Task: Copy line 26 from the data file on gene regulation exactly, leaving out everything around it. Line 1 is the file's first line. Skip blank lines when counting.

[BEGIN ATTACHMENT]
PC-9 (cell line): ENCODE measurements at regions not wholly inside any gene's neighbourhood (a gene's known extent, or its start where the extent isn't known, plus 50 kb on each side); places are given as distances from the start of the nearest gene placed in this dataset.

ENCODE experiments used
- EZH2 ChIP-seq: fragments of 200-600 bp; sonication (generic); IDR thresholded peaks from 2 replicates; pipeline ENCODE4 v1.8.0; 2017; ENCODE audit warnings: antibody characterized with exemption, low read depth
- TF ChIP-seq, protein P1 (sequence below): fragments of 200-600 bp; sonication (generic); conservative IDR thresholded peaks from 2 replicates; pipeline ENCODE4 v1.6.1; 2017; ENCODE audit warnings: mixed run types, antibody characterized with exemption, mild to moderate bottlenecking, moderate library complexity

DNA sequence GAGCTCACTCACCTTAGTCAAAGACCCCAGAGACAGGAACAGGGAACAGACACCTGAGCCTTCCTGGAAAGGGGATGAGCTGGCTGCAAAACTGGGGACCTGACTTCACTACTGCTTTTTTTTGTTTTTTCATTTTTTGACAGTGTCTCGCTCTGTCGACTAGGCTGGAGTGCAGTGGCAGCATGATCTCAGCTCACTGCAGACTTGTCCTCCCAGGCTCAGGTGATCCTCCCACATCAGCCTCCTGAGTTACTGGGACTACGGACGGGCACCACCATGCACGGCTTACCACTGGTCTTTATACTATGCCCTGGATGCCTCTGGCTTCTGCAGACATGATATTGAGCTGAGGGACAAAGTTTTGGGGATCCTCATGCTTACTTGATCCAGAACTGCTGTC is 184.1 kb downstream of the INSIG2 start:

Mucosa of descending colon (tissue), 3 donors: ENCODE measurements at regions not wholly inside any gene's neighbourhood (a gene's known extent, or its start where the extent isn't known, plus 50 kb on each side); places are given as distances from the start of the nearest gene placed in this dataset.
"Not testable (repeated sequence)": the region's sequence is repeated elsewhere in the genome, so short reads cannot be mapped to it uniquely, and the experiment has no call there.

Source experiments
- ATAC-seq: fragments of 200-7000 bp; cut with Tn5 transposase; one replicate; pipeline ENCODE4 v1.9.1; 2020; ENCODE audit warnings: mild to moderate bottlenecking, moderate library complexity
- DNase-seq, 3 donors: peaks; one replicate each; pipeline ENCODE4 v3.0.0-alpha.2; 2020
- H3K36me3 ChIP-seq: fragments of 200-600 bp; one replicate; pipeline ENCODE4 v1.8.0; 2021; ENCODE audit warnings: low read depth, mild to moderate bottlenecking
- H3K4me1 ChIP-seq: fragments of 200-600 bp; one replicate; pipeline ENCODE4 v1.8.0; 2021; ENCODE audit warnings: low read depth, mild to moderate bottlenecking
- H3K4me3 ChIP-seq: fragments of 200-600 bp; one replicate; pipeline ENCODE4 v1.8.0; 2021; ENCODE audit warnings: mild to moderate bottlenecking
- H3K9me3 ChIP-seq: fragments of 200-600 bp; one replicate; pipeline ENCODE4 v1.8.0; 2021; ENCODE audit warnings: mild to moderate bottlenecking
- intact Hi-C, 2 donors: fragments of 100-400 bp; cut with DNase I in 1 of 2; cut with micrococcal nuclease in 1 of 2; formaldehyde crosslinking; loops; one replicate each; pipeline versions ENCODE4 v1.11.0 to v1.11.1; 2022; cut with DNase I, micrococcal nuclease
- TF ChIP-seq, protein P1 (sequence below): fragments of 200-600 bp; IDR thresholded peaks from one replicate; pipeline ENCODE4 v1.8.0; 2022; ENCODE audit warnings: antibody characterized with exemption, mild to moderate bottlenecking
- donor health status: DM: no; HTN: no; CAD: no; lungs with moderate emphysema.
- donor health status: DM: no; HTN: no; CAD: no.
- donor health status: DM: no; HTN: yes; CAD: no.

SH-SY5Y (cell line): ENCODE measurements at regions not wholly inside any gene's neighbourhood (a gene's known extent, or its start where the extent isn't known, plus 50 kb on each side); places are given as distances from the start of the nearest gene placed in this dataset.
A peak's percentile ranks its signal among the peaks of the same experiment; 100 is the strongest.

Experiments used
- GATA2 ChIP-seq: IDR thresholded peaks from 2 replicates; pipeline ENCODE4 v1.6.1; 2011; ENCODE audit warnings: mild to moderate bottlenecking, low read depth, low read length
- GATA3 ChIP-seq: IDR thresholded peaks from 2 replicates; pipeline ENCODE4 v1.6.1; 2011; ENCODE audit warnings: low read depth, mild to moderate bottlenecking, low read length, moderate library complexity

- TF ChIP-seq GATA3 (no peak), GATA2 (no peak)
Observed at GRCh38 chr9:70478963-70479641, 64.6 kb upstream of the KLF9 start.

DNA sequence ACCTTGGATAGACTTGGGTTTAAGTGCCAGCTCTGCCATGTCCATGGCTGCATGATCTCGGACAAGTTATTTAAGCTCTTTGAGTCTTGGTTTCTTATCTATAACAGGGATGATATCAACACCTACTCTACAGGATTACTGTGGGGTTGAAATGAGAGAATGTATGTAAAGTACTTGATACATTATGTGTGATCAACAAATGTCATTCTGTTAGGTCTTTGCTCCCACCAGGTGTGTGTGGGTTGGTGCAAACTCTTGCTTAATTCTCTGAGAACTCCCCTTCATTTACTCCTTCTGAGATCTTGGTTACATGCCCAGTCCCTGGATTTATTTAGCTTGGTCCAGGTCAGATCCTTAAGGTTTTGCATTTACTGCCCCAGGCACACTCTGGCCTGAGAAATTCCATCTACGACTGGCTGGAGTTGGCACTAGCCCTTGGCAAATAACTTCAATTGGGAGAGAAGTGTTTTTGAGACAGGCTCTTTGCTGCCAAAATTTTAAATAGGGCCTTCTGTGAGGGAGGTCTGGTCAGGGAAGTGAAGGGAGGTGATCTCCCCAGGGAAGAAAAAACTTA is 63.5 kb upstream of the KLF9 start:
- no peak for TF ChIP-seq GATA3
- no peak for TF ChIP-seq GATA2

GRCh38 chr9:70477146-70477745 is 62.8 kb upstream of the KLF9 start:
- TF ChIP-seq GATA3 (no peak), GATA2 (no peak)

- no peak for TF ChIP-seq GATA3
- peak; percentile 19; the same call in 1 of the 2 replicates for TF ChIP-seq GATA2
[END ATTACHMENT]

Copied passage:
Observed at GRCh38 chr9:70478963-70479641, 64.6 kb upstream of the KLF9 start.